I’m Driving My Own Car For My Business

Oct 29, 2021 | Business Insurance, Personal Insurance

There are some people who in their daily grind don’t normally do the usual desk job.  Certain business requirements involve mingling with clients, attending meetings and fundraisers, or company-hosted events. In these instances, it may be unavoidable for you to use your own vehicle if the company doesn’t provide any.

The costs are usually reimbursable like gas expenses and parking fees and it would be wonderful should the company you are working for provide a vehicle for such functions. In the case of smaller or start-up companies, the employee assigned for these things may need to spend it first and submit expense reports or receipts later on. 

It may not seem like a big deal at all to have an employee drive a company vehicle for personal use or the other way around, but this actually presents some legal risks. In cases where DUIs are involved, for example, this can affect the image of your business and could have financial implications. It is in situations like these that businesses are advised to acquire different insurance to protect the business. 

Reimbursing Employees for Business Mileage

When you talk about business mileage, this actually refers to the trips you have taken during work or within your working hours that do not include your daily commute to work. Employees are reimbursed the amount they spent in using their personal car for different purposes of the business. 

There is a standard reimbursement rate of $0.575 cents per mile set by the IRS. The reimbursements which are based on the federal mileage rate are not considered as income so they become non-taxable for the employees and as for the businesses, they can take these costs out of their business taxes. 

What should qualify for mileage reimbursement? 

Businesses can take out mileage reimbursement costs for business trips that should not include a worker’s commute to and from work.  These reimbursement costs may include the following:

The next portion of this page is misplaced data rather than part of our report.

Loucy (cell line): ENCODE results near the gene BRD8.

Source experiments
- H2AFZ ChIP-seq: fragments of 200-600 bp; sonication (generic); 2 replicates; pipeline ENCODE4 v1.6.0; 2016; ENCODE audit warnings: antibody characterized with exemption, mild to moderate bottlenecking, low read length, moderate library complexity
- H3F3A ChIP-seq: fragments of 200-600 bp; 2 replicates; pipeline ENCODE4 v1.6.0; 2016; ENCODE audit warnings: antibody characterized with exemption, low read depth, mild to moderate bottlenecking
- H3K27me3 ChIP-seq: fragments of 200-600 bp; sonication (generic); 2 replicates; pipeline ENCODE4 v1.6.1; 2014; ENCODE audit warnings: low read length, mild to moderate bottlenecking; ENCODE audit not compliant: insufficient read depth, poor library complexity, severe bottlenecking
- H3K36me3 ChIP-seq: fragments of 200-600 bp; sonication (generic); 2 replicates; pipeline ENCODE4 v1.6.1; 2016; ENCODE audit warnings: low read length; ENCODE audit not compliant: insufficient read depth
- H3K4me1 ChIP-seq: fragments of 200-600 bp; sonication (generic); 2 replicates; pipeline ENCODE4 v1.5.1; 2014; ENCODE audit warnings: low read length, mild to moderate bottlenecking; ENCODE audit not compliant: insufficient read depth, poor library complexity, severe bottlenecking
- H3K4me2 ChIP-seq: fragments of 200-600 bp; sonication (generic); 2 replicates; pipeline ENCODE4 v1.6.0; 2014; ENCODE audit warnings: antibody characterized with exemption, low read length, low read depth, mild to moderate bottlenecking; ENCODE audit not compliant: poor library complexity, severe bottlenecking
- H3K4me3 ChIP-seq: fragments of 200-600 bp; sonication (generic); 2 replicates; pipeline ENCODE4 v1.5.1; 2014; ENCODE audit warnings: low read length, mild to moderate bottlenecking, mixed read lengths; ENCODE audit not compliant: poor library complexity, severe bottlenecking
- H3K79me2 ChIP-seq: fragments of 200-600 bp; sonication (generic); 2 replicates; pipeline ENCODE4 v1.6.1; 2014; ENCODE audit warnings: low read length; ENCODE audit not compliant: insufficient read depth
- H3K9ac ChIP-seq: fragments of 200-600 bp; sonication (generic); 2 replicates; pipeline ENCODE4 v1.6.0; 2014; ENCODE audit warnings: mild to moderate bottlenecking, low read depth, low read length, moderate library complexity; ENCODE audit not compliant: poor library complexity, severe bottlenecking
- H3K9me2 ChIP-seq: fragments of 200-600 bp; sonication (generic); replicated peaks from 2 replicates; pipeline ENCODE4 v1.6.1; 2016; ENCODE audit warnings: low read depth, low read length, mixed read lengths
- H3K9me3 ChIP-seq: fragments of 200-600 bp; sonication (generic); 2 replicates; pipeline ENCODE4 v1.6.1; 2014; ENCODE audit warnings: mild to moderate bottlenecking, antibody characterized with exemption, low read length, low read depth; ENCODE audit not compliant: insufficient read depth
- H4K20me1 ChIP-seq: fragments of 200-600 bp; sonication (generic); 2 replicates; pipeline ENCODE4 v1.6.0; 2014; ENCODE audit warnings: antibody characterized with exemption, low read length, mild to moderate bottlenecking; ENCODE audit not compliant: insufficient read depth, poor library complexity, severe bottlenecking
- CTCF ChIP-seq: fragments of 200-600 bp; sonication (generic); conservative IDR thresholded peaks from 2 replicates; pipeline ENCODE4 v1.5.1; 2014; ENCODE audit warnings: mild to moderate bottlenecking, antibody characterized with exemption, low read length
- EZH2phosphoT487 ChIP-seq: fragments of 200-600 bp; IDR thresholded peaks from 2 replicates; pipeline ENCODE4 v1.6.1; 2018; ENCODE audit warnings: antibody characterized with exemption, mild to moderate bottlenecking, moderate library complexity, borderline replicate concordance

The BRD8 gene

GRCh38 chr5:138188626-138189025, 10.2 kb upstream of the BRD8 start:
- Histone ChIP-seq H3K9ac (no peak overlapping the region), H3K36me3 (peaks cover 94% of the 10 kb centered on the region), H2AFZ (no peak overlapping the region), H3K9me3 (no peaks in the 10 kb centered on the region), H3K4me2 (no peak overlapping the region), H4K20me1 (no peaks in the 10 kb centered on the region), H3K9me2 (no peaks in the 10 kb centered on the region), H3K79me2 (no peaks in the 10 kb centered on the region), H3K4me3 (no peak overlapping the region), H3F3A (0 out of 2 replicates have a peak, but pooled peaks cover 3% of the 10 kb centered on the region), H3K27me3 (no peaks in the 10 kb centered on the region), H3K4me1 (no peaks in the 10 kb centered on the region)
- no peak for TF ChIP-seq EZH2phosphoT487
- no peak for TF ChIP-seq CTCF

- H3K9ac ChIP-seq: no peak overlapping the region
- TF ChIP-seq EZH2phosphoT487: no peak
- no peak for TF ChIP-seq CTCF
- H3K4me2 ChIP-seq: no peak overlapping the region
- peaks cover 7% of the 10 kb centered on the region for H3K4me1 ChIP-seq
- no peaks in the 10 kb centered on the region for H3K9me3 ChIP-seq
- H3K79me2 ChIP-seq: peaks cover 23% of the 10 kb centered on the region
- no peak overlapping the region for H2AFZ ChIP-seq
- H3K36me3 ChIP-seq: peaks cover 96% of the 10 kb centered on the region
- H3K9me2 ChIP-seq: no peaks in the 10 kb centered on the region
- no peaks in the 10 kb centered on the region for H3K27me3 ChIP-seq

• Out-of-office or off-site business meetings with clients and prospects
  • Business trips – out of state or out of the country
  • Errands and 
  • Deliveries

Assessing Risk 

There are two different kinds of risks that we can tackle here. Incidental use would be the first and the second one is driving as part of the job. Within the second risk, the employee drives his vehicle every working day because it is part of his job. 

  • Incidental Use

Normally, incidental use situations are covered by the auto insurance policy. Should the vehicle be used around 40% of the time for company purposes you may discuss reviewing your policy with your provider. Incidental use includes: 

  1. Driving and attending a company-hosted event
  2. Errands like taking the mail to the post office, hauling supplies, etc. 
  3. Client meetings that are away from the physical location of the business
  • Driving as part of the Job 

Auto policies do have drive-for-business exclusions that require a person to advise their insurance agents that the vehicle is used on the job within working hours. You are also asked to acquire an endorsement. This endorsement helps you with your claim; without this, insurance companies may refuse to cover you.